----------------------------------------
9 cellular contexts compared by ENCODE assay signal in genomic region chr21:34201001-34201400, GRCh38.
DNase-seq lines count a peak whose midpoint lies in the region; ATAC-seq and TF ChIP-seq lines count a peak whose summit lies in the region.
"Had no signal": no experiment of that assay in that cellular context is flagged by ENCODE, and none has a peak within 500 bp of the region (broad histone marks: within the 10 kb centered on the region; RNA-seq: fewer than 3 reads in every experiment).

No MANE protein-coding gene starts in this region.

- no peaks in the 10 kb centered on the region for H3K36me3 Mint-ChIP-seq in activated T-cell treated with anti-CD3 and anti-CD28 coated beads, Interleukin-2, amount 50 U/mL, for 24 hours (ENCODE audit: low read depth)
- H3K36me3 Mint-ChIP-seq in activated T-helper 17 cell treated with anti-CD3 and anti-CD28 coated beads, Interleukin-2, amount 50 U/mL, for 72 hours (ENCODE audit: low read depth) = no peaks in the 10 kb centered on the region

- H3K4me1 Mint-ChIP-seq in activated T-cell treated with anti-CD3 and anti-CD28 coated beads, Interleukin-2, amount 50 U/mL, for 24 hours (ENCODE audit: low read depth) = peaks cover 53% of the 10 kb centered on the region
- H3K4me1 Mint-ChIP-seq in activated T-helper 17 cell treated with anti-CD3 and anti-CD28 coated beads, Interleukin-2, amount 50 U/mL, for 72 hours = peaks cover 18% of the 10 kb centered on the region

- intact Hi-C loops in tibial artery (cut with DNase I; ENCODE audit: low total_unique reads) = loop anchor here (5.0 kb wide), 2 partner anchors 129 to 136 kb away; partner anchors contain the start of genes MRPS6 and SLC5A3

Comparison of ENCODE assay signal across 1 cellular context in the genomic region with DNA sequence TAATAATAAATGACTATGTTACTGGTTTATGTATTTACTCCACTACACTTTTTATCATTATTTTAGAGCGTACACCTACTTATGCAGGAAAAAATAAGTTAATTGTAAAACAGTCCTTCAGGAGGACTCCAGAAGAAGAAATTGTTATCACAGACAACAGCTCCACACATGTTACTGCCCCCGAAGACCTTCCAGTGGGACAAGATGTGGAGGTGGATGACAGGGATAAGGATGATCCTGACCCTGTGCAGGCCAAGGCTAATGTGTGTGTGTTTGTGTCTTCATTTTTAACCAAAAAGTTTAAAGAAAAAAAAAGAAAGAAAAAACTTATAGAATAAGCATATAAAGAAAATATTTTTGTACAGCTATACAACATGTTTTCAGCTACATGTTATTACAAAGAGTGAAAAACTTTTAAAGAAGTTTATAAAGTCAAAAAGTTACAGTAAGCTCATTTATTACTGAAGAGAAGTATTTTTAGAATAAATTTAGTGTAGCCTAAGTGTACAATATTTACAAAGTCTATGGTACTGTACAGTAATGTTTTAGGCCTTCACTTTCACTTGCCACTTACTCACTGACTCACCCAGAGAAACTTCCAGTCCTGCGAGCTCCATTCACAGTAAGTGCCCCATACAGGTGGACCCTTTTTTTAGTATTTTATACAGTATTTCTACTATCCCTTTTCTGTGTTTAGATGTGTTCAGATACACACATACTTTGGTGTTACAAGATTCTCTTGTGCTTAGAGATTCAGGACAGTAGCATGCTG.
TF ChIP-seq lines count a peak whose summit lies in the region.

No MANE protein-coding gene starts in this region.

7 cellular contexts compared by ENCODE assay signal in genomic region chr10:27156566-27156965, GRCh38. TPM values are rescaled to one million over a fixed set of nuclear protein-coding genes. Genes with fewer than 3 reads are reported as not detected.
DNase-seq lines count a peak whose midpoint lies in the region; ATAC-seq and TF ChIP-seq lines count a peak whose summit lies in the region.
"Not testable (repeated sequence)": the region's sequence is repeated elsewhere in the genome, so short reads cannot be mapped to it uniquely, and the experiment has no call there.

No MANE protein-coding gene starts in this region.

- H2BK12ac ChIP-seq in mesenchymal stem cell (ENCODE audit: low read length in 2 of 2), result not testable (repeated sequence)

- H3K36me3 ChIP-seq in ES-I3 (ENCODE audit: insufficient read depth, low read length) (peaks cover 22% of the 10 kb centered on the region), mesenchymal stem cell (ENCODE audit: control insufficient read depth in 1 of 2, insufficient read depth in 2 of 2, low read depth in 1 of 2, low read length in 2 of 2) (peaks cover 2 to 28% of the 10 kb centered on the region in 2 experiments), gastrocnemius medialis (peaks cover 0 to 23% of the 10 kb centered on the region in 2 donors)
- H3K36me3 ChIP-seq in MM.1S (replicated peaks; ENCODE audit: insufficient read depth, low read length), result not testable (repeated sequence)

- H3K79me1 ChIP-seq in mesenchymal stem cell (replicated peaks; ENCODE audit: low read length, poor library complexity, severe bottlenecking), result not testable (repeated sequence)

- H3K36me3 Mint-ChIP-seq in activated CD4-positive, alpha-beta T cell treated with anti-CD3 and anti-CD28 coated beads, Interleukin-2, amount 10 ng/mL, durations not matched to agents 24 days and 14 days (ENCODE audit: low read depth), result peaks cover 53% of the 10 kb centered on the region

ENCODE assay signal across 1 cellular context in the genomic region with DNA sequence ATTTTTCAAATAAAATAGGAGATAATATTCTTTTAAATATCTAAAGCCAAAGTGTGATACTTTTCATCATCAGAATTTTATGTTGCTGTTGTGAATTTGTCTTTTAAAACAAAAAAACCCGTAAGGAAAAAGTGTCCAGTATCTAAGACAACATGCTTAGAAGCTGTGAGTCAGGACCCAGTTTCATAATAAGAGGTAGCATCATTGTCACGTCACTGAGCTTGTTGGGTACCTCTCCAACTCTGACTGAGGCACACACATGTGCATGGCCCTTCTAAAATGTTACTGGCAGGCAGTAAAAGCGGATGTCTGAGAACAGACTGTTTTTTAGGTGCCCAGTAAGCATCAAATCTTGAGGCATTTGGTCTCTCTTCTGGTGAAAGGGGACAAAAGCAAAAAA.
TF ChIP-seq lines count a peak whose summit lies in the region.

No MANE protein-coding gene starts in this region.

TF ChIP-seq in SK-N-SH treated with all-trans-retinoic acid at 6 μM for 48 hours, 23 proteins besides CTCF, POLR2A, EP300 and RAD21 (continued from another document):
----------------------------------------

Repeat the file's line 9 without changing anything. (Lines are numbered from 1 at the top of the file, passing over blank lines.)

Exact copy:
- intact Hi-C loops in tibial artery (cut with DNase I; ENCODE audit: low total_unique reads) = loop anchor here (5.0 kb wide), 2 partner anchors 129 to 136 kb away; partner anchors contain the start of genes MRPS6 and SLC5A3